Mangala Valles based on THEMIS day-time image
|Naming||Word for "Mars" in Sanskrit.|
Mangala Valles is a complex system of criss-crossing channels on Mars, located in the Tharsis region and in the Memnonia quadrangle. It originating in the Hesperian and Amazonian epochs. It is thought to be an outflow channel, carved by catastrophic floods, and the release of vast quantities of water across the Martian surface. This flooding was probably initiated by tectonic stretching and the formation of a graben, Mangala Fossa, at the channels' head, perhaps breaching a pressurized aquifer trapped beneath a thick "cryosphere" (layer of frozen ground) beneath the surface.
Mangala Valles contains several basins which filled, then the overflow went through a series of spillways. One source of waters for the system was Memonia Fossae, but water also probably came from a large basin centered at 40 degrees S.
A recent study that used photogeologic analysis, geomorphic surface mapping, cratering statistics, and relative stratigraphy, demonstrated that Mangala Valles was flooded by water at least twice and covered with lava at least three times during the Late Amazonian. The presence of scoured bedrock at the base of the mapped stratigraphy, together with evidence from crater retention ages, suggests that fluvial activity came before lava flows. These alternating periods of aqueous flooding and volcanism are similar to that of other outflow systems on Mars, such as Kasei Valles, and Ravi Vallis.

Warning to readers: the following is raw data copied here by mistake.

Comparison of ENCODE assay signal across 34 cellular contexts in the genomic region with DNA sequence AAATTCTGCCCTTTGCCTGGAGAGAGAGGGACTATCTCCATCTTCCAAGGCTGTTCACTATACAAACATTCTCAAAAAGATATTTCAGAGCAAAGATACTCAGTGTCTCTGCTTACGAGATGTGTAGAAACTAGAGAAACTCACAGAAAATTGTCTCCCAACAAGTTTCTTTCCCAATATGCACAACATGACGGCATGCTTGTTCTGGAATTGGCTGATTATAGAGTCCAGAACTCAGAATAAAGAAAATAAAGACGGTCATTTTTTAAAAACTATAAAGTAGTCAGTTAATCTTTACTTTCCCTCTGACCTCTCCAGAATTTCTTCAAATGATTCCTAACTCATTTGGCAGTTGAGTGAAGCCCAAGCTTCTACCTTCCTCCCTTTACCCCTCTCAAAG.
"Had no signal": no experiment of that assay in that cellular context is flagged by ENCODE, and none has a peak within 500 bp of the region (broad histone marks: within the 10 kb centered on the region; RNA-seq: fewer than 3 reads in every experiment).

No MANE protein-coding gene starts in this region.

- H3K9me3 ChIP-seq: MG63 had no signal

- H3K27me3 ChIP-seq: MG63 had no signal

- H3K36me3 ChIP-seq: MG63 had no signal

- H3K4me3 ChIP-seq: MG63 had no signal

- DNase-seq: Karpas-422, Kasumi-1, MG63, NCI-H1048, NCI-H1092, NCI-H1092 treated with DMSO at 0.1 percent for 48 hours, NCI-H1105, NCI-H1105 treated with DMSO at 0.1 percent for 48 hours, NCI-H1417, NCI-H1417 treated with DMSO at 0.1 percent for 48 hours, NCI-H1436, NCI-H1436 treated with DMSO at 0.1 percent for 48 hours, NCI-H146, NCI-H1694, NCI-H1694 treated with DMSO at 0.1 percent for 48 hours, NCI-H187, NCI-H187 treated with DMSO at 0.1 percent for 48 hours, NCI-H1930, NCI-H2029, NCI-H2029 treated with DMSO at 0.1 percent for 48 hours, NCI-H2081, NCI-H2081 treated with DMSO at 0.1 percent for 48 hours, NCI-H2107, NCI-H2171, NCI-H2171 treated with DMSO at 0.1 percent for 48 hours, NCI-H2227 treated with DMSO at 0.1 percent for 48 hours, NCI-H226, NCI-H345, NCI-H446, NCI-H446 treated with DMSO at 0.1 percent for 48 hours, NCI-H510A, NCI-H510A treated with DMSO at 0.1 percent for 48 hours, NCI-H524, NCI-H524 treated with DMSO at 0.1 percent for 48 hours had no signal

"Mangala" comes from the word for Mars in Sanskrit.
- Mangala Valles is referred to in Michael Crichton's book Sphere.
- In Stephen Baxter's novel Voyage, it is the location of the first manned Mars landing.
- It is also the location of the first manned Mars base in Codex Regius (1999). Horsemen of Mars. ISBN 1499274572.
Mangala Valles with a streamlined island, as seen by THEMIS.
Mangala Valles, as seen by HiRISE.
Part of Mangala Valles, as seen by HiRISE under HiWish program. Location is Memnonia quadrangle.
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- Leask, H. J., L. Wilson, and K. L. Mitchell (2006), Formation of Ravi Vallis outflow channel, Mars: Morphological development, water discharge, and duration estimates, J. Geophys. Res., 111, E08070, doi:10.1029/2005JE002550.
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